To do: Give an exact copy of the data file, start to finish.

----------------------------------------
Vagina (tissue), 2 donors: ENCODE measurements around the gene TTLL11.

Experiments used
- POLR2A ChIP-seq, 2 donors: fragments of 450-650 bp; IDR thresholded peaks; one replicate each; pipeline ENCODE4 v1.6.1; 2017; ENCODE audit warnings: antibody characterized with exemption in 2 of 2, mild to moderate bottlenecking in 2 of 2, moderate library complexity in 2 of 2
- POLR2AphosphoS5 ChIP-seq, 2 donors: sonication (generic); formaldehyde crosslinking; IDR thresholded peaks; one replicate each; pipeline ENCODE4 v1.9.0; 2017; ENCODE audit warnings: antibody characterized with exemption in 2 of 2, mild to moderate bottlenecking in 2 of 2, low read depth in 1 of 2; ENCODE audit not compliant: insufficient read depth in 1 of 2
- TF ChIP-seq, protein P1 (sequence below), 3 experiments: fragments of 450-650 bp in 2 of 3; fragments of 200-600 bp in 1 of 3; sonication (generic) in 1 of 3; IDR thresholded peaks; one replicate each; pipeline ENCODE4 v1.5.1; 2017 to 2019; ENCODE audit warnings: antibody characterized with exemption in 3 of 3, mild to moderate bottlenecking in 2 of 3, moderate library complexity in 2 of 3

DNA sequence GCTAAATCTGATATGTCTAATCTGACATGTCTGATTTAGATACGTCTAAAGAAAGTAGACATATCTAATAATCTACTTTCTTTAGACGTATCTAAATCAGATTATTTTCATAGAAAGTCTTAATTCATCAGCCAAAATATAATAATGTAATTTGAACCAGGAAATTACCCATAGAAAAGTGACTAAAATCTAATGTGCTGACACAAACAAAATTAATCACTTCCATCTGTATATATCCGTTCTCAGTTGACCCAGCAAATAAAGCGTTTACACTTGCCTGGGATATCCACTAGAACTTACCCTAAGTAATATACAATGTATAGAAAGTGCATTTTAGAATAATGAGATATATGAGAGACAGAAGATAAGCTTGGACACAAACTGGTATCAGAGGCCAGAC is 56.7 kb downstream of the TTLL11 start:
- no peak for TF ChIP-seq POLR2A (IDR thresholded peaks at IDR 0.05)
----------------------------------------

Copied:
Vagina (tissue), 2 donors: ENCODE measurements around the gene TTLL11.

Experiments used
- POLR2A ChIP-seq, 2 donors: fragments of 450-650 bp; IDR thresholded peaks; one replicate each; pipeline ENCODE4 v1.6.1; 2017; ENCODE audit warnings: antibody characterized with exemption in 2 of 2, mild to moderate bottlenecking in 2 of 2, moderate library complexity in 2 of 2
- POLR2AphosphoS5 ChIP-seq, 2 donors: sonication (generic); formaldehyde crosslinking; IDR thresholded peaks; one replicate each; pipeline ENCODE4 v1.9.0; 2017; ENCODE audit warnings: antibody characterized with exemption in 2 of 2, mild to moderate bottlenecking in 2 of 2, low read depth in 1 of 2; ENCODE audit not compliant: insufficient read depth in 1 of 2
- TF ChIP-seq, protein P1 (sequence below), 3 experiments: fragments of 450-650 bp in 2 of 3; fragments of 200-600 bp in 1 of 3; sonication (generic) in 1 of 3; IDR thresholded peaks; one replicate each; pipeline ENCODE4 v1.5.1; 2017 to 2019; ENCODE audit warnings: antibody characterized with exemption in 3 of 3, mild to moderate bottlenecking in 2 of 3, moderate library complexity in 2 of 3

DNA sequence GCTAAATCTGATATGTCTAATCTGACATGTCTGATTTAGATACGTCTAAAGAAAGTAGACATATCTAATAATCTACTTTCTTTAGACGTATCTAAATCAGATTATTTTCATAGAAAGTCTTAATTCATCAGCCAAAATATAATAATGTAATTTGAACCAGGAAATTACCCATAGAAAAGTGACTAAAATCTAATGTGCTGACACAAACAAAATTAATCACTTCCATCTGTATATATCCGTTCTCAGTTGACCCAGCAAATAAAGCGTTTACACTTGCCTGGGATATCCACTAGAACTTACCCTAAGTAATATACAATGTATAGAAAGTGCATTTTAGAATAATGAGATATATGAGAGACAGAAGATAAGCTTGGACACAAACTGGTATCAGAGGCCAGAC is 56.7 kb downstream of the TTLL11 start:
- no peak for TF ChIP-seq POLR2A (IDR thresholded peaks at IDR 0.05)